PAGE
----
Before closing, and as a counterpoint to the drama – in more ways than one – of The Last of Us, we are going to change registers with an indie that recently celebrated its fifth anniversary. Created for the most part by developer Toby Fox, Undertale is a 2D RPG in which the player plays a mute avatar and tries to make his way through an underground world populated by monsters that react differently to the presence of a monster. human among them (the Papyrus skeleton wants to hunt us down, but its affable nature soon reveals it as harmless; the fish-warrior Undyne, on the other hand, pursues us relentlessly and does not hesitate to finish us off). One of the first that we find is the maternal Tauriel, who not only protects us from other monsters, but also urges us to interact with them in a friendly way through a command system that changes contextually and works like little logic puzzles (caress a canid, laugh at the jokes of an aspiring comedian, compliment monsters with esteem problems, etc.).
Pero pronto queda claro que el plan de Tauriel consiste en adoptarnos aunque no lo queramos, impidiendo el progreso a menos que nos enfrentemos a ella. Sin embargo, su interfaz no dispone de esos mismos comandos para intentar una solución diplomática, así que el jugador se encuentra a sí mismo ante la disyuntiva de usar los métodos tradicionales de los RPG (atacar y bajar su vida) o insistir en la opción de «Mercy» (misericordia) una y otra, y otra vez, hasta que Tauriel desista. Dado que este procedimiento es contraindicativo según las convenciones habituales de videojuegos, el resultado para la gran mayoría de jugadores, al menos en su primera partida, será acabar con Tauriel y quedar automáticamente privados de ver el final pacifista.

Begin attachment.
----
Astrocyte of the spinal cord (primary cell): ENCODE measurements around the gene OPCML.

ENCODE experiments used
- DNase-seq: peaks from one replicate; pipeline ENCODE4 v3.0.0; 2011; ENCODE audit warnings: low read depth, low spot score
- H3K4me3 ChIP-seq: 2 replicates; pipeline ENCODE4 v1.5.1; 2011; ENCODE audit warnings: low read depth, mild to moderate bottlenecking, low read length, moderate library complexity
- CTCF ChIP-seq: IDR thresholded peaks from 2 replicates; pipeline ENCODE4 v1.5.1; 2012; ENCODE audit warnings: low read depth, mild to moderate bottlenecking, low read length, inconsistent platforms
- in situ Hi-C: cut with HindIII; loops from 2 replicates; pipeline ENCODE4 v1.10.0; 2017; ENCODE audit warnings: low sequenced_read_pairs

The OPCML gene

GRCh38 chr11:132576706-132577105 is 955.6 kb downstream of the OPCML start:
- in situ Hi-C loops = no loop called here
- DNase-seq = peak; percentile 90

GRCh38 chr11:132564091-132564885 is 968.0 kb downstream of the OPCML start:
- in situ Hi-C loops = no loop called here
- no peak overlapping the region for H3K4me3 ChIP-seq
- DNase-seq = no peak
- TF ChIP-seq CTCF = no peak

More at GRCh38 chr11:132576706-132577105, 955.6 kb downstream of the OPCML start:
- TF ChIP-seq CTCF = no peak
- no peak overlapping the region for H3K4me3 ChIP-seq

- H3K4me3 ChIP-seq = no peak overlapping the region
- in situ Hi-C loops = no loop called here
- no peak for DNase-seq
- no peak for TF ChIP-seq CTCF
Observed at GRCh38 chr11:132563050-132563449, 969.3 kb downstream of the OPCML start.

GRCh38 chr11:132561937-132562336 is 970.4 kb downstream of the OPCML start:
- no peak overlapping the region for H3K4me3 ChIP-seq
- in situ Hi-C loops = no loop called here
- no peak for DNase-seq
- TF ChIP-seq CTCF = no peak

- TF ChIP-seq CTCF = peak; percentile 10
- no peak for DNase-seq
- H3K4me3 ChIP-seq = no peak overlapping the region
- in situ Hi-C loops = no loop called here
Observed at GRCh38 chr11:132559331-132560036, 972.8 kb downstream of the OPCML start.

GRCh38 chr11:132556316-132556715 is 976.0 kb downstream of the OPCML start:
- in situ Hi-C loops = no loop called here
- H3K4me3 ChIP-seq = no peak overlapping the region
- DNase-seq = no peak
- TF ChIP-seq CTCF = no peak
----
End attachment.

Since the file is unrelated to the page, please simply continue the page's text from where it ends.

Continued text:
Si lo sabemos de antemano o reparamos en ello, podemos evitarlo o revertirlo cargando la partida previa (caso en el que otro de los personajes principales, Flowey, lo comenta para que tengamos claro que el juego registra más de lo que parece y no duda en romper la cuarta pared), aunque el dilema se extiende al resto de la partida: no eliminar a los monstruos puede ser más satisfactorio a un nivel personal, pero derrotarlos mediante fuerza bruta tiende a ser más sencillo y nos reporta experiencia que aumenta los atributos y, como buen RPG, facilita las cosas cuando llegan los jefes más exigentes. Sin embargo, este atajo hacia los créditos es uno que nos bloquea contenido, pues solo dedicando el tiempo y el esfuerzo a simpatizar con todos conseguimos acceder a los mejores eventos, en los que participamos en citas, descubrimos al detalle el trasfondo del mundo, cambiamos para siempre la vida de sus habitantes y alcanzamos el emotivo final que ata todo con un lacito.
Claro que también podemos hacer justo lo contrario y probar la ruta genocida, donde exterminamos a literalmente todos los monstruos —los combates aleatorios dejan de activarse con el tiempo— y la atmósfera cambia para crear una fantasía de poder malévola en la que solo dos héroes, amigos en una partida alternativa, son capaces de hacernos frente. De hecho, se trata de las dos batallas más difíciles que podemos encontrar en cualquiera de las rutas, siendo la segunda, además, uno de los mayores retos que alberga cualquier videojuego en general. Porque una cosa es poder ser un genocida y otra deber ser un genocida. Undertale lo deja claro y, aunque tanto la narrativa como la jugabilidad lo permiten, ambas se encargan de castigarlo. Eso sí es algo que definitivamente no está al alcance de otros medios.